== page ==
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Asen : Forged Memories of Iron in Dahomey, Vodun Art in Geneva

Sculptures from the Republic of Benin and Togo until 21 May 2019.

3 Janvier 2019 - 21:30
        

An exhibition focusing on Asen forged iron altars, specifically from the former kingdom of Dahomey - in Musée Barbier-Mueller, Geneva.


These striking sculptures fashioned by village artisans of the southern area of the Republic of Benin and Togo, constitute a kind of portable altar located on the grounds of the asenxo (asen house), where deceased members of the family are commemorated in annual ceremonies. The living communicate with the dead and interrogate them while offering food or ritual libations to their ancestors. The scenes depicted on these altars are fascinating, mirroring daily life and showing traditions of these peoples, these include planting and harvesting or rites of passage.

It comes as no surprise that these altars are closely identified with healing, protection or divination, as well as transferring knowledge from the spirit world to the earthly world in the Vodun temples.

This function increased in importance as royal courts grew in power in Dahomey from the 17th to the 19th centuries. For example, in the Dahomey (Fon) court in Abomey, each king, and the woman who personified the ruler after his death, was associated with a distinct asen. Royal asen were brought out during annual local traditional rites and positioned near the djeho (spirit house of the king). These were initially covered by a cloth. After removing the cloth, libations and food such as yam, corn and beans in gourd containers, were offered as sacrifices accompanied by incantations or songs.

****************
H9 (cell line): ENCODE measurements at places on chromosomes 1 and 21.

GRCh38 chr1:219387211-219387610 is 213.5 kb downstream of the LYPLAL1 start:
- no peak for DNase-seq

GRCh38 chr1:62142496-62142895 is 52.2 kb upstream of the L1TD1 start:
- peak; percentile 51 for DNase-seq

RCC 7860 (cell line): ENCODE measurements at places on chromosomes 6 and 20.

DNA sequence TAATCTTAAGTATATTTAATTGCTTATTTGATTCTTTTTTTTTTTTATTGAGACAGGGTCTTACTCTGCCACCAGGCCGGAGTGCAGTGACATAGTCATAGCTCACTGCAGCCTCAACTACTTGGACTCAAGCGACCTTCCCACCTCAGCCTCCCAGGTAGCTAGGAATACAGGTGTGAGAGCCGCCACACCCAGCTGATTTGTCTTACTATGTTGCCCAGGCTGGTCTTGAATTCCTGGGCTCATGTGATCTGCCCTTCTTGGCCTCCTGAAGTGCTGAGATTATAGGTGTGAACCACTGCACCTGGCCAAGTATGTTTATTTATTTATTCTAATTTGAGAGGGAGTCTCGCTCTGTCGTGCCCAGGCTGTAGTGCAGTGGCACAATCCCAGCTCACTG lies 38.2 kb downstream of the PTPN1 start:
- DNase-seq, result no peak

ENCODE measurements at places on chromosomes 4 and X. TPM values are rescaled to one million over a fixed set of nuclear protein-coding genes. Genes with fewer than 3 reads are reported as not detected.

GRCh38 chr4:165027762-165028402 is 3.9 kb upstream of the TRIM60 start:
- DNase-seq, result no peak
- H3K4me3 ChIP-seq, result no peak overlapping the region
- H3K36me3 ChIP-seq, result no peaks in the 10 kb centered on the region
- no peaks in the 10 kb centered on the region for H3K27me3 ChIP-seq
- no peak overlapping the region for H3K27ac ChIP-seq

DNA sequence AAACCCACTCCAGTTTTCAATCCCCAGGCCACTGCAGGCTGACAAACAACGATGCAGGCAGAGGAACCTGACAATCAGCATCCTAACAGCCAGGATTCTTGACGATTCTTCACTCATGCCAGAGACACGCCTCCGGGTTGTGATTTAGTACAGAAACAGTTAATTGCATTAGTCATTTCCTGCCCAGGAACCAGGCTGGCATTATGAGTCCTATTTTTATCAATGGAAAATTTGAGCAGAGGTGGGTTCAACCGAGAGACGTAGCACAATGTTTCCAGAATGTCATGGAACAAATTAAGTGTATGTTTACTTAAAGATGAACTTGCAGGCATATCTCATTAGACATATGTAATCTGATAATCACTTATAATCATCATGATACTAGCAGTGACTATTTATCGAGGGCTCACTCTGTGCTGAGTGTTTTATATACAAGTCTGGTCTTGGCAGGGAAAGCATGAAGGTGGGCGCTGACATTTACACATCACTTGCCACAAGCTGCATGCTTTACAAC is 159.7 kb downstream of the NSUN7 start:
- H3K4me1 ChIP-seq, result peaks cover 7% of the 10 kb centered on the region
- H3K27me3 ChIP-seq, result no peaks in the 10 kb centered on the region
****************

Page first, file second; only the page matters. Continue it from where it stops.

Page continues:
The majority of the asen featured in the exhibition were created in the coastal port city of Ouidah, many dating from the mid to late 19th century, earlier than those in Abomey, largely destroyed by the 1892-94 French colonial war. New forms, commissioned by King Agoli Agbothen between 1894 and 1900 from the royal guild of jewelers and smiths, the Hountondji family blacksmith guild, replaced those destroyed.

The catalogue was supervised by Dr. Suzanne Preston Blier, curator, expert on the subject who helped choose the forged iron altars on display, from the museum’s vast collection.
Asen. Master of the Curved Horn Ram. Ouidah, Republic of Benin. Mid-late 19th century. Iron. H. 154 cm; diam. 33.5 cm. Inv. 1010-67. Musée Barbier-Mueller. Photo Luis Lourenço.
Asen. Master of the Curved Horn Ram. Ouidah, Republic of Benin. Mid-late 19th century. Iron. H. 154 cm; diam. 33.5 cm. Inv. 1010-67. Musée Barbier-Mueller. Photo Luis Lourenço.

The Barbier-Mueller Museum is open 365 days of the year from 11am to 5pm,
Rue Jean Calvin, 10, 1204 Geneva – tel. +41 22 12 02 07.
email : musee@barbier-mueller.ch for group reservations.
Adults : 8 francs with many special reductions.




Kunang Helmi-Picard
Free lance journalism (Indonesia, for The Jakarta Post, Dewi and other Indonesian publications,... En savoir plus sur cet auteur

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